Origin of Indian
In the 18th century the term American Indian came to be used for the aboriginal inhabitants of the United States and Canada; it now includes the aboriginal peoples of South America as well. (When necessary, further distinctions are made with such terms as North American Indian and South American Indian. ) The terms Amerindian and Amerind subsequently developed in the attempt to reduce ambiguity. For some, especially among North American Indians, the preferred designation is Native American. All these terms appear in edited writing. Whether one or several will gain ascendancy over the others remains to be seen.
The only pre-European inhabitants of North America to whom Indian or other terms using the word Indian are not applied are the Eskimos or Inuit. See Eskimo. See also honest Injun, Indian giver.
Examples from the Web for indian
They castigated the captain, a 48-year-old Indonesian, and his rookie copilot, a 24-year-old Indian.
The feisty airline is the brainchild of entrepreneur Tony Fernandes, a Malaysian of Indian descent who also is a British citizen.The Presumed Crash of AirAsia Flight QZ8501 Is Nothing Like MH370|Lennox Samuels|December 29, 2014|DAILY BEAST
Poolaw spent most of his life (1906—84) documenting Indian subjects.
Eid, who teaches Indian law at two law schools and works as an attorney himself, had no idea that it was coming.Tribes to U.S. Government: Take Your Weed and Shove It|Abby Haglage|December 13, 2014|DAILY BEAST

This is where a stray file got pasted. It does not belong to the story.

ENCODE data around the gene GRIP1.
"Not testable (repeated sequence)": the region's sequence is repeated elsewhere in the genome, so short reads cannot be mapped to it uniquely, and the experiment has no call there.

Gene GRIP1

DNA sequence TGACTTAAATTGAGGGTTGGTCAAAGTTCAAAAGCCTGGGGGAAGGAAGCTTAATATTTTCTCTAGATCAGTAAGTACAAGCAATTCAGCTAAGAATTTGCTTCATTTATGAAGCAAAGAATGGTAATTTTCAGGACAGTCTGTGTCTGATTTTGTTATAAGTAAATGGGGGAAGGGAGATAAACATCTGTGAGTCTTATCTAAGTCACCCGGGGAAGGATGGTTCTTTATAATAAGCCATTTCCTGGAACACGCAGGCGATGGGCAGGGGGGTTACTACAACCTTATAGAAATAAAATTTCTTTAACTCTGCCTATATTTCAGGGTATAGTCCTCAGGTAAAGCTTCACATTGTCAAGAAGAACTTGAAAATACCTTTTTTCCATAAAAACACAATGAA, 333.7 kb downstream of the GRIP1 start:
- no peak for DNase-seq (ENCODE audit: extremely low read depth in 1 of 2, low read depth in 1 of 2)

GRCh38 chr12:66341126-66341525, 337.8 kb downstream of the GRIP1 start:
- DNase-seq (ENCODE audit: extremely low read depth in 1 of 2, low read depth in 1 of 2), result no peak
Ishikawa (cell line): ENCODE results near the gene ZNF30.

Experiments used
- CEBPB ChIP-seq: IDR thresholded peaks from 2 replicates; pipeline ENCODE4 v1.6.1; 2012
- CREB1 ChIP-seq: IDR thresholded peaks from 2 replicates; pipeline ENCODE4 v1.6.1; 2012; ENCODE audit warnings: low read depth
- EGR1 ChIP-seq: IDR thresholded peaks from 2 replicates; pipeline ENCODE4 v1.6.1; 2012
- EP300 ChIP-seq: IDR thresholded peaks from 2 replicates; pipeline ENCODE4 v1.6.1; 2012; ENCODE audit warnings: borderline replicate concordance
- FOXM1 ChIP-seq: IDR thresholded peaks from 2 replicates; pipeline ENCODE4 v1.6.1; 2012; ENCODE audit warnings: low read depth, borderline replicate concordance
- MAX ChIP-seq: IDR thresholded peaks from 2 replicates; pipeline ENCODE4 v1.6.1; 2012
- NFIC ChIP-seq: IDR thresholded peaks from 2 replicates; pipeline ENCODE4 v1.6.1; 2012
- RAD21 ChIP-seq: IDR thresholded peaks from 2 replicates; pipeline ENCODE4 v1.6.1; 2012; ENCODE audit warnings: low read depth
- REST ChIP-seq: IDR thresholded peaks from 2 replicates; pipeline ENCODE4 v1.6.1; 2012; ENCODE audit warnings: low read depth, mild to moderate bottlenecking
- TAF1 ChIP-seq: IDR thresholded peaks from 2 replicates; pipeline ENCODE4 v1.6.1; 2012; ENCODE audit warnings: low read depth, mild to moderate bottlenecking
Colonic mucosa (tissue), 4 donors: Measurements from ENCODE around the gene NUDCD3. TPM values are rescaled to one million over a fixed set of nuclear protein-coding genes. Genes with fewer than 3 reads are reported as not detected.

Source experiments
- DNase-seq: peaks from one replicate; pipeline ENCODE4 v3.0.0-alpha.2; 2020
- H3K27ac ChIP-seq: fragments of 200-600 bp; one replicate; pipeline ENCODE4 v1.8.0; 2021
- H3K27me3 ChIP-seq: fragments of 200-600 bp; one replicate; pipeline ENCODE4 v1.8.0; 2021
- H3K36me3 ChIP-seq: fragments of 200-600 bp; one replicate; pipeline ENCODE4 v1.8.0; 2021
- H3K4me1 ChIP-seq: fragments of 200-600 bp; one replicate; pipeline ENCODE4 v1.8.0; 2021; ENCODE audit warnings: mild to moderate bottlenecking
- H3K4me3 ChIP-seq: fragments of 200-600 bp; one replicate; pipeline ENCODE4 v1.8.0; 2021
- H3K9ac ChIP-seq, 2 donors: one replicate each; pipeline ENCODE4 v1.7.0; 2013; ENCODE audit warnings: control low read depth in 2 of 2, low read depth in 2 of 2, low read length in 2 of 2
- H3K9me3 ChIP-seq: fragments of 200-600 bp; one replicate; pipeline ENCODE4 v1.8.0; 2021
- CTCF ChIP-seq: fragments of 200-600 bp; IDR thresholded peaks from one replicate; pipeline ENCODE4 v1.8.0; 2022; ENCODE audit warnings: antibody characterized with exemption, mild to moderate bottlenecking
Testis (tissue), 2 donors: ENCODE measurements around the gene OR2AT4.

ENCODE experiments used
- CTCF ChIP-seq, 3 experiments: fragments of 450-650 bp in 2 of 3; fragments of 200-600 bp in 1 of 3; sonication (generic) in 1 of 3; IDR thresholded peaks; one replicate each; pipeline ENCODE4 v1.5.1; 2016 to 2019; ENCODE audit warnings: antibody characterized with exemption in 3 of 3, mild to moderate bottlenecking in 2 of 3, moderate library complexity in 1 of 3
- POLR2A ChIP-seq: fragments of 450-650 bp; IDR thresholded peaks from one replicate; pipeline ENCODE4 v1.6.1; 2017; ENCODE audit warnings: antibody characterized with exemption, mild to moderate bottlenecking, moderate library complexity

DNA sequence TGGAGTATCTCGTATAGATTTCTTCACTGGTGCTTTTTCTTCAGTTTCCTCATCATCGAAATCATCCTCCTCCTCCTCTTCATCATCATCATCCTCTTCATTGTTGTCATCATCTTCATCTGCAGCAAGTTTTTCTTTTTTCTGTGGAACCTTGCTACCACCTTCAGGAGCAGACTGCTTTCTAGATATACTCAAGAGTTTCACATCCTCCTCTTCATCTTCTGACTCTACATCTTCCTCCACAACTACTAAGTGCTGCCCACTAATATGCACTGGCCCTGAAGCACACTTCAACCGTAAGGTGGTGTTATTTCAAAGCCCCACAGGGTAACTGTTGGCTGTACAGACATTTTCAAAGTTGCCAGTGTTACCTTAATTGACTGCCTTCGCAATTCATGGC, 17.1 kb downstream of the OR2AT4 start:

Both the Bangalore City Crime Branch and Indian national intelligence officials are after him.
The saying is perhaps not historical but it illustrates Indian sentiment.Hinduism and Buddhism, Vol I. (of 3)|Charles Eliot
Something like a smile attempted to contract the Indian's features; but the attempt was not a happy one, and stopped at a grimace.The Gold-Seekers|Gustave Aimard
Ambergris forms the basis of these, as it also does of the Indian pastilles called "Cachunde," and which were equally in repute.
It is accompanied by a Synopsis of Indian Tribes, giving the families and tribes so far as known.Indian Linguistic Families Of America, North Of Mexico|John Wesley Powell
He was minded to flog an Indian or two, and thus extract information; but calmer counsels prevailed.The Terms of Surrender|Louis Tracy
British Dictionary definitions for indian
Word Origin and History for indian
"inhabit of India or South Asia," c.1300 (noun and adjective); applied to the native inhabitants of the Americas from at least 1553, on the mistaken notion that America was the eastern end of Asia. Red Indian, to distinguish them from inhabitants of India, is first attested 1831 (Carlyle) but was not commonly used in North America. More than 500 modern phrases include Indian, most of them U.S. and most impugning honesty or intelligence, e.g. Indian giver, first attested 1765 in Indian gift:
An Indian gift is a proverbial expression, signifying a present for which an equivalent return is expected. [Thomas Hutchinson, "History of Massachusetts Bay," 1765]
Meaning "one who gives a gift and then asks for it back" first attested 1892.